42 Telemedicine Credentialing Why is this important to Telemedicine? Requirement for full credentialing creates barriers to telemedicine implementation Puts substantial burden on originating site hospitals, both from a staff resource and financial perspective Creates significant bureaucratic and financial burden on distant site hospitals Creates a duplication of workload for telemedicine providers who have gone through the credentialing and privileging process at the distant site hospital.
43 Telemedicine Credentialing Why is this important to Telemedicine? The OHSU Experience Telemedicine agreements with 10 hospitals Includes five services: PICU, NICU, Stroke, Neurosurgery, Trauma Has involved 46 OHSU providers over the last 18 months Process varies at each originating site according to hospital and medical staff bylaws. Each originating site has a unique set of supplemental forms that OHSU providers must read and sign.
44 Telemedicine Credentialing
45 Telemedicine Credentialing Current Status 2004 JCAHO adopted rules to allow credentialing by proxy 2008 Congress terminates JCAHO s recognized hospital accreditation program, effective July 15, JCAHO, ATA, various telemedicine organizations, CTEL, and congressional delegations from a variety of states work with CMS to create rule changes that will allow streamlined process for telemedicine July 5, 2011 New CMS rules become effective
46 Telemedicine Credentialing The CMS Rule New CMS provisions allows the originating-site hospital to rely upon the decisions made by the distant-site telemedicine entity when making credentialing and privileging decisions for individual, distant-site practitioners who are providing telemedicine services. Originating-site hospital must ensure that the medical staff s credentialing and privileging processes and standards at the distant-site telemedicine entity meets or exceeds the [CMS] standards.. Rule does not mandate its use. Level of telemedicine credentialing and privileging at each hospital remains at the hospital s discretion as long it meets or exceeds the CMS standards.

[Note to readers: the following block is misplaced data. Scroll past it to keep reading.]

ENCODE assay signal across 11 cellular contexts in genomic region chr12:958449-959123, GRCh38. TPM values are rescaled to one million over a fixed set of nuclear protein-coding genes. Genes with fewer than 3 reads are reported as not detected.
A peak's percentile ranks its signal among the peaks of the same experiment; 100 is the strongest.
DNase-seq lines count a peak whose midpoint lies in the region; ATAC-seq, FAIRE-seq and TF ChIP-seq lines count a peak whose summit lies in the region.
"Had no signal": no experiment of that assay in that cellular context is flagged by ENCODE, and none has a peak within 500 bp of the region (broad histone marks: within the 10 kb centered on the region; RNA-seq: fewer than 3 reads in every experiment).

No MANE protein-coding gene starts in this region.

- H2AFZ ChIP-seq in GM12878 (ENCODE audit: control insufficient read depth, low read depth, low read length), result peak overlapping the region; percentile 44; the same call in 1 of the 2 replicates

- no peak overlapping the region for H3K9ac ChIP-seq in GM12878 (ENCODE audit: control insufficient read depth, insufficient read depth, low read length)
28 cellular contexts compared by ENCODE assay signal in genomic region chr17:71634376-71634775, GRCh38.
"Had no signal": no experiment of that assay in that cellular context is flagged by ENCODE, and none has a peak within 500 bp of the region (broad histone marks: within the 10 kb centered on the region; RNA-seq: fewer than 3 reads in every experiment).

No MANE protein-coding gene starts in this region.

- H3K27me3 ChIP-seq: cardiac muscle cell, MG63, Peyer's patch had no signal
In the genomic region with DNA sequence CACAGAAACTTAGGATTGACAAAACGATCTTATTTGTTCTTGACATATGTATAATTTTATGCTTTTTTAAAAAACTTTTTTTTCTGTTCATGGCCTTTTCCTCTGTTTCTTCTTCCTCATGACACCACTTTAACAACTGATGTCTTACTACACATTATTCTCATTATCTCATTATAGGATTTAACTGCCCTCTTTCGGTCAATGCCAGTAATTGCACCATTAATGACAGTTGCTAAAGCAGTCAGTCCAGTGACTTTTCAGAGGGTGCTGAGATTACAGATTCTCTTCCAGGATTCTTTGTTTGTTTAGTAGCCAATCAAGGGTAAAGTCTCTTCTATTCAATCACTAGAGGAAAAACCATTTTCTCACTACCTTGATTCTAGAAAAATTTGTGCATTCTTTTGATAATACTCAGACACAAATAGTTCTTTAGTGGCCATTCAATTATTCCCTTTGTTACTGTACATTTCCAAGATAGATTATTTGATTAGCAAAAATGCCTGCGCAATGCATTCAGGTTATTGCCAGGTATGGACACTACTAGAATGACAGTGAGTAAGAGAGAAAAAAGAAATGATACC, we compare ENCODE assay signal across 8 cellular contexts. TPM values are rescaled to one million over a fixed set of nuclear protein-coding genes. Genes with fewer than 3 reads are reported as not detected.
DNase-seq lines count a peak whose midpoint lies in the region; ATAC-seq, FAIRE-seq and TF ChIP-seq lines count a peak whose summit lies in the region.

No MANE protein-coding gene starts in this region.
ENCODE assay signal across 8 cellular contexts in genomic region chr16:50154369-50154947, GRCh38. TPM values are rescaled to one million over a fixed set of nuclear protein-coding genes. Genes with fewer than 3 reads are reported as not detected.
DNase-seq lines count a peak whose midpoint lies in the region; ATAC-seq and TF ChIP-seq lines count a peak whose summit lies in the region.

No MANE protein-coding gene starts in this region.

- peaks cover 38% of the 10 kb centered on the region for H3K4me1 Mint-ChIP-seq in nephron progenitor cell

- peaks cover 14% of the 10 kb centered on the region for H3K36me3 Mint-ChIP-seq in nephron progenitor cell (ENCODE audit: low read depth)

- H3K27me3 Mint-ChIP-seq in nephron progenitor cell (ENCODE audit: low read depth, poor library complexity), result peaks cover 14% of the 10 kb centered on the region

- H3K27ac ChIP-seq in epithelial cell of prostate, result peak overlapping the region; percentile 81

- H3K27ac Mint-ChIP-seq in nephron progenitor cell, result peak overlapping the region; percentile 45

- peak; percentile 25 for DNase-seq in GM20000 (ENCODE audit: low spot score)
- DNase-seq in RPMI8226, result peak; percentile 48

47 Telemedicine Credentialing The CMS Rule A written agreement is required and must establish the following: The distant-site hospital is a Medicare-participating hospital. The distant-site practitioner is privileged at the distant-site hospital. The distant-site hospital provides a current list of the practitioner s privileges. The distant-site practitioner holds a license issued or recognized by the state in which the originating-site hospital is located. The originating-site hospital has an internal review of the distant-site practitioner s performance and provides this information to the distantsite hospital. Information sent from the originating-site to the distant site must include all adverse events and complaints from telemedicine services provided by the distant-site practitioner to the originating-site hospital s patients.
48 Telemedicine Credentialing The CMS Rule Allows for non-medicare distant site telemedicine entities providing services to a Medicare hospital or CAH. Examples include: Independent provider practices (ie dermatology, cardioogy, etc.) Radiology entities Independent EICU providers There must be a written agreement that establishes with the hospital or CAH that includes: The entity s process and standards for assessing the qualifications of its practitioners meet conditions of participation The distant-site practitioner has experience and expertise represented by the distant-site telemedicine entity The practitioner holds a license issued or recognize by the state in which the hospital or CAH is located The hospital or CAH that credentials and privileges thedistant-site practitioner shares the practitioner s performance review information with the entity
49 Telemedicine Credentialing The CMS Rule New rule requires sharing of peer review and internal review information between originating hospitals and distant sites. At minimum, monitored and shared information must include: All adverse events that result from telemedicine services provided by practitioner to patients All complaints the hospital has received about the practitioner.
50 Telemedicine Credentialing In Summary Credentialing and Privileging are critical activities to ensure the appropriate care and safety of the patient in a hospital setting Telemedicine brings some unique challenges to the credentialing and privileging process The new CMS rule has laid the ground work to allow hospitals to streamline the process for telemedicine Challenges remain in adopting the rule through changes to hospital bylaws and policies
51 For more information:
52 Contact Information Kim Hoffman Kate Kenemer